France made Algeria so big on the expense of the old existed Morocco. It has a moral obligation to not oppose Morocco’s claims.
    Inside Morocco, the new generation has only known a national map with the Sahara in it.
    I can not see how you can take the Sahara from Morocco. Yes, you may ask how about the Sahrawis that don’t want to be Moroccans. Who said the world is fair? Moroccans have the land. They died for it. For the last 32 years and so, a lot of them are born in it.
    If Sahrawis are different than Moroccans, I may say you have a good case.
    Polisario think it is the king, the “Makhzen”, the government or whatever they like to name it that is behind this “annexation” and the holding of the Sahara. They (pro independent) have to understand that it is not up to the government or King. It is more complicated than that. The enemies of the late Hassan had agreed with him when it mattered to the Sahara. Even the Islamist radicals that oppose the regime can’t say it is not Moroccan. Separatists thought by the ending of Hassan’s era, everything would be in their favor. Well, not so true. They have lost a lot of state recognitions since he’s gone.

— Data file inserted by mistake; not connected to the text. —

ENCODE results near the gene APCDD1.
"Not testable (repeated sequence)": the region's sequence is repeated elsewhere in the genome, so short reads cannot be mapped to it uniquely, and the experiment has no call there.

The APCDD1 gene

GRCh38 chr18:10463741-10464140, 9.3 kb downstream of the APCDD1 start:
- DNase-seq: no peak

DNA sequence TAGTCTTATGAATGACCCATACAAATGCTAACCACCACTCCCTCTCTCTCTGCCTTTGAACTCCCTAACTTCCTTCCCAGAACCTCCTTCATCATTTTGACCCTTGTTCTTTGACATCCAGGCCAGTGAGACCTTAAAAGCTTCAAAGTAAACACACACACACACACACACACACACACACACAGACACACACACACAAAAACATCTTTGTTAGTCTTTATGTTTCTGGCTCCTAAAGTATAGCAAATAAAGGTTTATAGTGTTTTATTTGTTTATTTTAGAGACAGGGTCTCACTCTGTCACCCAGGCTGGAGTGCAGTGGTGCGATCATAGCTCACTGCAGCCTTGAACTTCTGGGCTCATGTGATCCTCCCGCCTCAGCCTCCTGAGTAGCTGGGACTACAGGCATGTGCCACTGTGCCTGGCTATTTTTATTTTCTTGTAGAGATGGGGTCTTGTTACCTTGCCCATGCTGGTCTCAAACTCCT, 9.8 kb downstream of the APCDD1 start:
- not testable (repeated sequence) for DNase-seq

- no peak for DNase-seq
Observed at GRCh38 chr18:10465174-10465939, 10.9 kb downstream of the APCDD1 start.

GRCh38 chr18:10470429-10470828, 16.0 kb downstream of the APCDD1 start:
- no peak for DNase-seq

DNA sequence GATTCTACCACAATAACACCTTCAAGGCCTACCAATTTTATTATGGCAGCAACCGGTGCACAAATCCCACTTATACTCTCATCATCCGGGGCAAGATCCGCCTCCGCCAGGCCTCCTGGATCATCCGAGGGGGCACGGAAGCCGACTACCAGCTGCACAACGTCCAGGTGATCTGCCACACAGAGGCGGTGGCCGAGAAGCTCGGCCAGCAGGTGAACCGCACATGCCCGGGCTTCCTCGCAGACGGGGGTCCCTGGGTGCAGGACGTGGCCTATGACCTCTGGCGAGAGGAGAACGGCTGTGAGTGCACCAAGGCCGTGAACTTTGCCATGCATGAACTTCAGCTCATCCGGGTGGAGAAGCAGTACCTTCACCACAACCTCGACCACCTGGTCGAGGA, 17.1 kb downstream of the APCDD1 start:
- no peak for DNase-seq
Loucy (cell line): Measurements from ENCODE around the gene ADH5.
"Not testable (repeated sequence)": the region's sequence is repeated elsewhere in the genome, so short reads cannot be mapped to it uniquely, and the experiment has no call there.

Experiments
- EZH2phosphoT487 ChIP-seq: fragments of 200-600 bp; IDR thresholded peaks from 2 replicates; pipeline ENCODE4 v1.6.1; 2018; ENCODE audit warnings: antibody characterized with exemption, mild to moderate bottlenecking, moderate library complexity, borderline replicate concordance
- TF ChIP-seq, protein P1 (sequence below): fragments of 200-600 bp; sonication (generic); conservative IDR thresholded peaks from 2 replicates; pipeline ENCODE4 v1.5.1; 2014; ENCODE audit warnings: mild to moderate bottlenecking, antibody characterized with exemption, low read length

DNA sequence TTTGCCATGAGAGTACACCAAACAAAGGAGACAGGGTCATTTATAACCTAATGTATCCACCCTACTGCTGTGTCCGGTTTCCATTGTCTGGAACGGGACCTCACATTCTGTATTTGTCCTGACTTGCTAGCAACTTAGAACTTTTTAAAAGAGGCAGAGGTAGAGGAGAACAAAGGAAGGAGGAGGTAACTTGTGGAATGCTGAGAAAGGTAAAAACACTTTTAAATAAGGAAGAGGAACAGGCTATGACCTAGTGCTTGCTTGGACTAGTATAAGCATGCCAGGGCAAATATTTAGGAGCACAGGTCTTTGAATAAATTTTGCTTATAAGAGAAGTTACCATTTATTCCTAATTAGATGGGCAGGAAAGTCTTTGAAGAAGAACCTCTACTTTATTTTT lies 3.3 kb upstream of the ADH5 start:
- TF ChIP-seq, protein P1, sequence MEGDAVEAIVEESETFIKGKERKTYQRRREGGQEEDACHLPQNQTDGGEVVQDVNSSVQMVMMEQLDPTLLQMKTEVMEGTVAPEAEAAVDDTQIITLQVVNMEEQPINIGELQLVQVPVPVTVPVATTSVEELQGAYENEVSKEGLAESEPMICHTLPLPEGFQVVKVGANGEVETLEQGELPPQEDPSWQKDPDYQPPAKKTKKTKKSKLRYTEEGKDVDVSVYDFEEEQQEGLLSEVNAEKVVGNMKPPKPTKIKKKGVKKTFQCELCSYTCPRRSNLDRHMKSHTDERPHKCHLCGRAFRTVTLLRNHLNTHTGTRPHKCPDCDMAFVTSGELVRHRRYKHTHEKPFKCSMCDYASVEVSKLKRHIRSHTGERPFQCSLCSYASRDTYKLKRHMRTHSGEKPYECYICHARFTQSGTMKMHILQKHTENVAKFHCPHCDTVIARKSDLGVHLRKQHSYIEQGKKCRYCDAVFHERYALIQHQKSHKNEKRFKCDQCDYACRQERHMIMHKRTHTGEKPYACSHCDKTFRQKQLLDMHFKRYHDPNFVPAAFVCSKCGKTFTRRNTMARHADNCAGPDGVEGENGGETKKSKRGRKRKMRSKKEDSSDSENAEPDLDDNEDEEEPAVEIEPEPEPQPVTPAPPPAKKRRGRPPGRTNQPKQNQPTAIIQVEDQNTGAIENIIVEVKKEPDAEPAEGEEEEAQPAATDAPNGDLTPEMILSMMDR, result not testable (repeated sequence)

Back to solution, all I can say is someone has to give up more. I just wished the autonomy was initiated by the Polisario. It would make everybody’s job easier. I don’t see the alternative. There are no other choices. They actually may miss this opportunity. It is saddening to see another generation grow up in the camps.
    You may not like to hear this – Algeria started it. It is up to it to correct it. With the actual regime, I don’t see how that could happen…